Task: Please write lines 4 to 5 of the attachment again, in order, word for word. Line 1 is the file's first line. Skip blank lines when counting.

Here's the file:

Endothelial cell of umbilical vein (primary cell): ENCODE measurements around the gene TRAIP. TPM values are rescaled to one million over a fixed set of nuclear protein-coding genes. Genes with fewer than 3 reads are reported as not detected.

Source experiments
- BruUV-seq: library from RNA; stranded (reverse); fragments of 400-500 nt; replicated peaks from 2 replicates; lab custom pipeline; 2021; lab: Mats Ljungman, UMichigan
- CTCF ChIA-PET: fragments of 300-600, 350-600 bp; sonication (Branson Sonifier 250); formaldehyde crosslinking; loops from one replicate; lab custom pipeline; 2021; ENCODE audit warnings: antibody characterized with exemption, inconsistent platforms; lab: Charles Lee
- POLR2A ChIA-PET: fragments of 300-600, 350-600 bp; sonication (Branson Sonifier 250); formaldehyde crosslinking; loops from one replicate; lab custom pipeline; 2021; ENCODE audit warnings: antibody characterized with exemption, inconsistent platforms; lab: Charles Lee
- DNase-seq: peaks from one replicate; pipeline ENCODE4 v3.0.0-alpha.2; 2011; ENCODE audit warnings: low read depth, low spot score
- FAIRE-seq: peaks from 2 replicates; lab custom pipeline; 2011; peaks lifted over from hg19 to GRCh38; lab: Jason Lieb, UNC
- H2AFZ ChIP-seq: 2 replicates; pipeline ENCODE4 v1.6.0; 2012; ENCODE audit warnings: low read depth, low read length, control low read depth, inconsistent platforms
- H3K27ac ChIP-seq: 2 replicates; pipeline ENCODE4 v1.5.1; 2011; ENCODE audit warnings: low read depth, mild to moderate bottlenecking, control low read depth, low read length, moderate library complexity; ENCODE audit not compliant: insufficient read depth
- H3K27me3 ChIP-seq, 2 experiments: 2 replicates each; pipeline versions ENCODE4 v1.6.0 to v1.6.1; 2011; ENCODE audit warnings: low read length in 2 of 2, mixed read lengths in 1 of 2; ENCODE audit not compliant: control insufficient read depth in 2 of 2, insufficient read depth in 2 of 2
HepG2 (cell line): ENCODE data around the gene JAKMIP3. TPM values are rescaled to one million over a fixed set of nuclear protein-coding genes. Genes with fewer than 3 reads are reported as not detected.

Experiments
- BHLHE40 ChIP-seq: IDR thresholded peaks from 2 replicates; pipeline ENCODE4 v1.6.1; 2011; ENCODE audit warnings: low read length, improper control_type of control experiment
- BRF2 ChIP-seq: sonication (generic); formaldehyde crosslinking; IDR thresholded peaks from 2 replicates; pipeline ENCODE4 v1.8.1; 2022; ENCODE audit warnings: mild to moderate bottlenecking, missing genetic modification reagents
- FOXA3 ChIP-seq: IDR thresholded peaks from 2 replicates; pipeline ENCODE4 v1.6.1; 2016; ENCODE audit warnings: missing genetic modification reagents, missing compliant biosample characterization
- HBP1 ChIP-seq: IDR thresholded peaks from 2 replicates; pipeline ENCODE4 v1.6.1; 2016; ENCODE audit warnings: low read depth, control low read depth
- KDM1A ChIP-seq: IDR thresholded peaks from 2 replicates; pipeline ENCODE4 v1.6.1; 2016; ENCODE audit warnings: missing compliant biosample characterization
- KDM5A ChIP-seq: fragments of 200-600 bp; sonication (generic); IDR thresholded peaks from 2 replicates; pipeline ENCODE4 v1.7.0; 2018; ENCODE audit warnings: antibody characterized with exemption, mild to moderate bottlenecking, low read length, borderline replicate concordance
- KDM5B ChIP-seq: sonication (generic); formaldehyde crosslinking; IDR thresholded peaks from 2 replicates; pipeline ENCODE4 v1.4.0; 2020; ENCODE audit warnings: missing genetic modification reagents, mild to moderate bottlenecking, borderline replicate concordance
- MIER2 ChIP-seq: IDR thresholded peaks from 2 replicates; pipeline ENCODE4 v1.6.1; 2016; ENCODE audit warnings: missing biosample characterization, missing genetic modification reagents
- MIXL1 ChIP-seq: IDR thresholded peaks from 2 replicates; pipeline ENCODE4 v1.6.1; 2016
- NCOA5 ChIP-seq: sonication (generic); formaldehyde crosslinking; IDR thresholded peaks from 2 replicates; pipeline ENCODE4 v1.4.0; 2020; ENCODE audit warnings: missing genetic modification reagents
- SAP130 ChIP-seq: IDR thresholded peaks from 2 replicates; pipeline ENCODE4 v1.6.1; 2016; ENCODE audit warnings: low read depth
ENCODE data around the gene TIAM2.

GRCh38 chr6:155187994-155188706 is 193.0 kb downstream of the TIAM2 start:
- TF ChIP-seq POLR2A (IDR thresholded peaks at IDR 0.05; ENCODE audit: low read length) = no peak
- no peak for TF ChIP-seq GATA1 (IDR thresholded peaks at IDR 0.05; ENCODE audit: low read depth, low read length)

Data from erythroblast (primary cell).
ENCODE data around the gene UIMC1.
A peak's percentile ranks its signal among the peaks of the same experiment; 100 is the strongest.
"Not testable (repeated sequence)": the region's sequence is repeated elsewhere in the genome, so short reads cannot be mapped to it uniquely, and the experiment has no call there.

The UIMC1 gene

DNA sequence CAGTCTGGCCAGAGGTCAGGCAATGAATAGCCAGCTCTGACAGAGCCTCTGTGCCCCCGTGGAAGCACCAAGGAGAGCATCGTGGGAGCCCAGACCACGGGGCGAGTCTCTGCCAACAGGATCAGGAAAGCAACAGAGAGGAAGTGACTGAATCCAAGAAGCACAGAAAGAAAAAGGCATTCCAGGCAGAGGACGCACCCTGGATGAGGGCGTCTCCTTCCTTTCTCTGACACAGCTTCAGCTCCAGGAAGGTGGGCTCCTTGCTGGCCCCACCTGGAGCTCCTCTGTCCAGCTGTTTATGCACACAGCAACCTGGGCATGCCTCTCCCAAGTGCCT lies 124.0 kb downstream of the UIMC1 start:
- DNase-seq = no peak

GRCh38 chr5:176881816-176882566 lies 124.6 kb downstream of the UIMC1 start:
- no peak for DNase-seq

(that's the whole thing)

- CTCF ChIA-PET: fragments of 300-600, 350-600 bp; sonication (Branson Sonifier 250); formaldehyde crosslinking; loops from one replicate; lab custom pipeline; 2021; ENCODE audit warnings: antibody characterized with exemption, inconsistent platforms; lab: Charles Lee
- POLR2A ChIA-PET: fragments of 300-600, 350-600 bp; sonication (Branson Sonifier 250); formaldehyde crosslinking; loops from one replicate; lab custom pipeline; 2021; ENCODE audit warnings: antibody characterized with exemption, inconsistent platforms; lab: Charles Lee